EPA Offices, Washington DC

EPA Proposes New Rules on Lead and Copper

The Environmental Protection Agency has announced proposed rules that would strengthen its regulation of lead and copper. These new regulations, if approved, would require water systems across the country to replace lead service lines within the next 10 years. They would also lower the allowable amount of lead in drinking water from 15 parts per billion to 10 parts per billion and require that lead service lines across the country be replaced within 10 years.  

Sampling protocols would improve throughout the country, too. The …

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Firefighting foam.

Doomed from the Start: Sixth Circuit Extinguishes Hardwick Class-Action PFAS Litigation

“Seldom is so ambitious a case filed on so slight a basis.”

That was the first sentence of Judge RaymondKethledge’s opinion vacating a district court order that certified a class of over 11 million Ohio residents who alleged various companies put their health at risk by manufacturing and selling products containing PFAS.  The panel of three judges on the U.S. Court of Appeals for the Sixth Circuit— Kethledge, Thapar, and Mathis — instructed the district court to dismiss this much-talked-about case for lack of jurisdiction. …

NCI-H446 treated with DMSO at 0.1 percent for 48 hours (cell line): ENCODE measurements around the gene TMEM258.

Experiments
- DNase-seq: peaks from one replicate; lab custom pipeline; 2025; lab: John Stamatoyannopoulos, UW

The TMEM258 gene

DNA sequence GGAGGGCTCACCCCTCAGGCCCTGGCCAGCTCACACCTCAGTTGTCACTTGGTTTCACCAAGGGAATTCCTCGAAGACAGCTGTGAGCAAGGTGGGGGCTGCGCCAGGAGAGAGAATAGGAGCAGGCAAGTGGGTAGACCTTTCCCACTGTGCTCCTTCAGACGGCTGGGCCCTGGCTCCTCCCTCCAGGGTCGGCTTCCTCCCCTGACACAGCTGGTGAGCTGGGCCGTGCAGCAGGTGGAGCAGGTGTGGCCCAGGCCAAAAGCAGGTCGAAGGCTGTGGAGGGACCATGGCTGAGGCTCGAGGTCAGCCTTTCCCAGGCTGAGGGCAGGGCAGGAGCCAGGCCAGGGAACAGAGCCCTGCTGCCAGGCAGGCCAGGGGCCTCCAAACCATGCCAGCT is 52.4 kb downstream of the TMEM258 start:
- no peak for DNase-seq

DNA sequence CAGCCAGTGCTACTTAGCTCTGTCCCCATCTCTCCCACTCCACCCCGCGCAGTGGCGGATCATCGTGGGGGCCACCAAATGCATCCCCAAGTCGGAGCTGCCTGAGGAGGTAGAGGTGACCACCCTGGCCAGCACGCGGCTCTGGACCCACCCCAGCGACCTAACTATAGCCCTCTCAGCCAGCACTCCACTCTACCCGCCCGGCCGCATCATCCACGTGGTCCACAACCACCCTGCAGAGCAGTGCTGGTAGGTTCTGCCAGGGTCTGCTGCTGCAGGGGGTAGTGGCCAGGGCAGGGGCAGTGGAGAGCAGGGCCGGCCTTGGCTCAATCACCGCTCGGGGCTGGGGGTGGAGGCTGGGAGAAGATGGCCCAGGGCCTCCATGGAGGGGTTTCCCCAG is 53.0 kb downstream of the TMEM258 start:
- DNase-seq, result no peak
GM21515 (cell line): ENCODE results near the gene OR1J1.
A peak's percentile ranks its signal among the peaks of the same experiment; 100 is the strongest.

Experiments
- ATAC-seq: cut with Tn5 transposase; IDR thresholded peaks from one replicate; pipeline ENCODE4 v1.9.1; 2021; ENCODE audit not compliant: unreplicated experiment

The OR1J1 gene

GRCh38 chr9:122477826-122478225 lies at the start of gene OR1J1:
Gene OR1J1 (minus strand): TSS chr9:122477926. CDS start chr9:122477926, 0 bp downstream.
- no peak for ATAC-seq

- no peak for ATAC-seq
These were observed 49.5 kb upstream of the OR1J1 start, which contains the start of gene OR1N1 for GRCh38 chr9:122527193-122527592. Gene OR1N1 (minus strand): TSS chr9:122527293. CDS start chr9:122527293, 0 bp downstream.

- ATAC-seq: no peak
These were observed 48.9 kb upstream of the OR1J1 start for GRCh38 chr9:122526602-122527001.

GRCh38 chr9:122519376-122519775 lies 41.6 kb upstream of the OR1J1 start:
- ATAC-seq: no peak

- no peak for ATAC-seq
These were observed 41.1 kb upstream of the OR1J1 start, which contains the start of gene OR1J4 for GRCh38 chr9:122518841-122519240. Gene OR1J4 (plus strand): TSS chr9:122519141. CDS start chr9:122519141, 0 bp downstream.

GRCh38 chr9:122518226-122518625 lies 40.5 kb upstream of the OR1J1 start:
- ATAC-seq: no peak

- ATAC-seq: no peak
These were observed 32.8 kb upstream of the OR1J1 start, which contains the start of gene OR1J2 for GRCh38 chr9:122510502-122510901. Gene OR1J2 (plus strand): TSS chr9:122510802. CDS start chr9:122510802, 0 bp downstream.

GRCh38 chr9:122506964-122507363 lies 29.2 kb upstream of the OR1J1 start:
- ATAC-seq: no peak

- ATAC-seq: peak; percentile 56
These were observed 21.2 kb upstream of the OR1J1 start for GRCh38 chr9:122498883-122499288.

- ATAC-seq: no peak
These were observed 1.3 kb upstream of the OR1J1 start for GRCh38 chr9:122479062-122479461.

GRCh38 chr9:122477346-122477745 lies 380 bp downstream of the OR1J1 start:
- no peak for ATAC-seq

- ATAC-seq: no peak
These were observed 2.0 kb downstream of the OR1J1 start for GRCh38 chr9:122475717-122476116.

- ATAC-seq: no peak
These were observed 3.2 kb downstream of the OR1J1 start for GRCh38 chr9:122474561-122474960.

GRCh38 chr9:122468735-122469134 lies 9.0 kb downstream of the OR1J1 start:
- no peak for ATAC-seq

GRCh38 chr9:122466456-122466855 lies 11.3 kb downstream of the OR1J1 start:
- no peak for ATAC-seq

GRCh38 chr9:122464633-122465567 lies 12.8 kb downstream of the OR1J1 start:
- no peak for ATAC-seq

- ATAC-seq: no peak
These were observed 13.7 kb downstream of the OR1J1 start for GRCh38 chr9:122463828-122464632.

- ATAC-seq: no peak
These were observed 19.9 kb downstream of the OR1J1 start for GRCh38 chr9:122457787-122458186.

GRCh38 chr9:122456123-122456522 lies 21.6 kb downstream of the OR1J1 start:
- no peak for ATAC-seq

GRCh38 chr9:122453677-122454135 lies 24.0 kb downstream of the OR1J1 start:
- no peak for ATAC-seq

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California not just dreamin’ about expanding Prop. 65 product-notice requirements

If a company makes, distributes, or sells consumer products—including food products—containing chemicals that might turn the leaves brown, proposed amendments to California’s Proposition 65 may saddle it with additional warning-notice requirements. Affected companies should respond not only by preparing to update their relevant product warnings, but also submitting comments on the state’s rulemaking while they still can.

Proposition 65 requires businesses with 10 or more employees to provide a “clear and reasonable” warning of possible exposure to the 900+ chemicals California has determined to cause …

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water coming out of a pipe

Green Technologies and their Impact on Groundwater: How Green is Green?